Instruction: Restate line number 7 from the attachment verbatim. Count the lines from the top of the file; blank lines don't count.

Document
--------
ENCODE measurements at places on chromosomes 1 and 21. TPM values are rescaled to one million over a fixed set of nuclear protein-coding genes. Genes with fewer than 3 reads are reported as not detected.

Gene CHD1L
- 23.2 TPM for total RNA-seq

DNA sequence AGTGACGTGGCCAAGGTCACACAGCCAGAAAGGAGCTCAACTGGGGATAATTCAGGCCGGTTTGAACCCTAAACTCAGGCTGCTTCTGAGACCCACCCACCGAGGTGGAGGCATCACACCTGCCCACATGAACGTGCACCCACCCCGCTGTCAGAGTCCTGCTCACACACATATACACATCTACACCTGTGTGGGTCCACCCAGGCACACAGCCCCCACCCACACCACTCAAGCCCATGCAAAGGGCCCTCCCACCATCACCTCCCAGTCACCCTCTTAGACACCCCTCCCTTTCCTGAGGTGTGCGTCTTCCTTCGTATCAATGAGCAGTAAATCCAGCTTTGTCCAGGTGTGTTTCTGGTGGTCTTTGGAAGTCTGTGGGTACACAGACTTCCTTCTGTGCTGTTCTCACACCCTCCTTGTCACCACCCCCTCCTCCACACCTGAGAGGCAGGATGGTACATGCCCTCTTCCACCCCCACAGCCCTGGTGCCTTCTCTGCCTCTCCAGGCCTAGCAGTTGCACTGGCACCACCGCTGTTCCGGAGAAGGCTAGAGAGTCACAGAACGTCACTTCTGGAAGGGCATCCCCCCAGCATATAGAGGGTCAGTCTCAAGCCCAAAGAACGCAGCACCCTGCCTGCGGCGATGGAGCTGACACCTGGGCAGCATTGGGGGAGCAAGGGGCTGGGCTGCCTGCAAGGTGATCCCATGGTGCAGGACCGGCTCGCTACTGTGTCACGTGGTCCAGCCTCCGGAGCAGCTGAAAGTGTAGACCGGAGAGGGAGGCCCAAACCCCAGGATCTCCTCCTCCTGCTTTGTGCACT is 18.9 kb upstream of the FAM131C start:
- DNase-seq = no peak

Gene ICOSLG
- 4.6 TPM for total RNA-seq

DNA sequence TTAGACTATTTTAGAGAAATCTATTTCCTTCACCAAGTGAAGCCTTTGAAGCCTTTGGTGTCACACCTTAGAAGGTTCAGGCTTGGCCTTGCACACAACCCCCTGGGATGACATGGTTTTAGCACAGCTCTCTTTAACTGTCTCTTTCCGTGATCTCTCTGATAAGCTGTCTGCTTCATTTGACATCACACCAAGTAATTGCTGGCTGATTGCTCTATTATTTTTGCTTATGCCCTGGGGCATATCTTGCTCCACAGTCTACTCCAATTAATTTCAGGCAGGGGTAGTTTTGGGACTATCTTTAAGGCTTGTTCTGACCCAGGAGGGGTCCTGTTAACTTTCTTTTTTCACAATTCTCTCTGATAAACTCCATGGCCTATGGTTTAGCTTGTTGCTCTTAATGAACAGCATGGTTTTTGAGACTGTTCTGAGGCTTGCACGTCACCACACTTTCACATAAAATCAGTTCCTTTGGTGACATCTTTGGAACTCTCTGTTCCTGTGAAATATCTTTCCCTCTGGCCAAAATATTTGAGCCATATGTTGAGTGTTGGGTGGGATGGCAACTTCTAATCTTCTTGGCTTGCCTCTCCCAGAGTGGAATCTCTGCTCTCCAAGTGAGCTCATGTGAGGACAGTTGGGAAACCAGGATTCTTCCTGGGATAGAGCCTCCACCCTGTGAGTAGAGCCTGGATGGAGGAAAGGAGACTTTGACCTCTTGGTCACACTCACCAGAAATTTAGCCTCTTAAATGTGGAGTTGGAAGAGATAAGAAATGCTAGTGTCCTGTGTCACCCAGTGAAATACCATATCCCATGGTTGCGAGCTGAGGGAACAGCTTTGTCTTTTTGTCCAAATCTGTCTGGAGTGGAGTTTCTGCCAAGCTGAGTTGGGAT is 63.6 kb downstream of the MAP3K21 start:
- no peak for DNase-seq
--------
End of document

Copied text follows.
- 4.6 TPM for total RNA-seq